For our respondents, a lunch that covers basic necessities costs an average of $5, while a more luxurious lunch would land in the $20 range.
In a given year, Americans spend an average of just over $7,000 on food both in and out of the home, which is equivalent to $19.18 per day. So if you do go for that $20 lunch, perhaps there better be a lot of $5 ones in between to make up for the splurge!
No matter where you are on Earth, smartphones have become akin to another limb for an increasing number of people. Here in the U.S., more than three-quarters of respondents in each generation said smartphones were necessary, followed by laptops (65%) and TVs (56%).
Gen Zers were the most likely to view many other technologies as necessary. This was the case with smartwatches, smart home devices, video game consoles, and smart home security systems.
Men were more likely than women to believe that a desktop computer was necessary (42% versus 28%), while women were more pro-laptop (69% to 60% of men). Men were also nearly twice as likely to view video games as essential. In fact, more than one in five men considered video games a necessity.
Nearly 3 billion people across the globe use email -- so it’s no surprise that most people in each generation aside from Gen Z considered email to be the most essential digital service. Overall, email was the most likely service to be called necessary, at 82%.
Phone calls and texts were similarly necessary to the majority of respondents. Certain modern services followed the expected pattern -- more important to Gen Zers, and less relevant to older respondents -- including Instagram, Snapchat, YouTube, social media, and music streaming by large margins.
Across all generations, women were more likely to consider email, phone calls, texting, Amazon, and Facebook to be necessities, while men were partial to YouTube and Wikipedia.
In 2018, Americans spent 15% more on online shopping than the previous year -- that's equivalent to over $500 billion. Online shopping was considered the most important retail necessity across the generations (aside from baby boomers). That's especially true for Gen Zers, who cracked the 60% mark.
Good customer service was a close second, and a wide selection of products was also not far behind.
Even if the obsession with self-care started with millennials, nearly every respondent in our survey said it was a necessary part of life. Though millennials were the least likely to view self-care as essential (and even then, 92% did), the recent uptick in its popularity is often linked to their generation. For example, more than half of millennial women had a self-care-related resolution in 2018!
Humans are social animals, and that shows in our spending habits. 51% of respondents said that spending money on time with friends was a necessary aspect of their life.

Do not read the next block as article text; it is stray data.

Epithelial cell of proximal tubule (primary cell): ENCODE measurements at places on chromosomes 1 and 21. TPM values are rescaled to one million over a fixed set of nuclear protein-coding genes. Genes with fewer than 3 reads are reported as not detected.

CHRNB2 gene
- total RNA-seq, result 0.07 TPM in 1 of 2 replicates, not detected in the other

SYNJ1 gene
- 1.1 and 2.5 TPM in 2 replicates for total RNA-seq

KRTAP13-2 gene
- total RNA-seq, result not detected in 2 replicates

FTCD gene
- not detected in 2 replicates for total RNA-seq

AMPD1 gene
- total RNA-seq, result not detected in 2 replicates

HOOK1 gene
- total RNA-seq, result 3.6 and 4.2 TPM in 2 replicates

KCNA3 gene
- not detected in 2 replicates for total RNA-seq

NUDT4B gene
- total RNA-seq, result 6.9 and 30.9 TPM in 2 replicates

Hobbies were only slightly behind at 50%, although a higher percentage of Gen Xers listed spending money on this option as more essential than time with friends (49% versus 44%).
Travel and new experiences weren’t far behind, with Gen Zers expressing a particular interest in the latter -- maybe taking over for their millennial counterparts as they grow into their adult lifestyles and away from an abundance of leisure time?
If you need someone to affirm your desire to order takeout or buy that new pair of sneakers you’ve been eyeing, you might want to call up a Gen Z friend. Although at least half of respondents in each generation listed treating yourself as a necessary part of life, Gen Zers were the only demographic to hit the 60% mark.
Values change with each passing generation, but our survey revealed there are many topics that unite all ages. Our respondents were generally united on the necessity of car ownership, homeownership, and self-care, while items like smartwatches, food delivery services, and social media were more divisive.
We conducted an online survey of 983 people in the United States. 543 respondents were female, 436 were male, and four did not identify as either male or female. Our respondents ranged in age from 18 to 78, and the generational breakdowns were as follows:
To ensure that respondents took our survey seriously, all respondents were required to identify and correctly answer a carefully decoyed attention-check question. Our margin of error was 3% with a 95% confidence interval.
In many cases, questions and responses were rephrased for clarity or brevity. To help ensure statistical accuracy, outliers were removed where appropriate. These data rely on self-reporting, and strict statistical testing has not been performed. Potential issues with self-reported data include but are not limited to exaggeration, selective memory, and attribution errors on the part of respondents.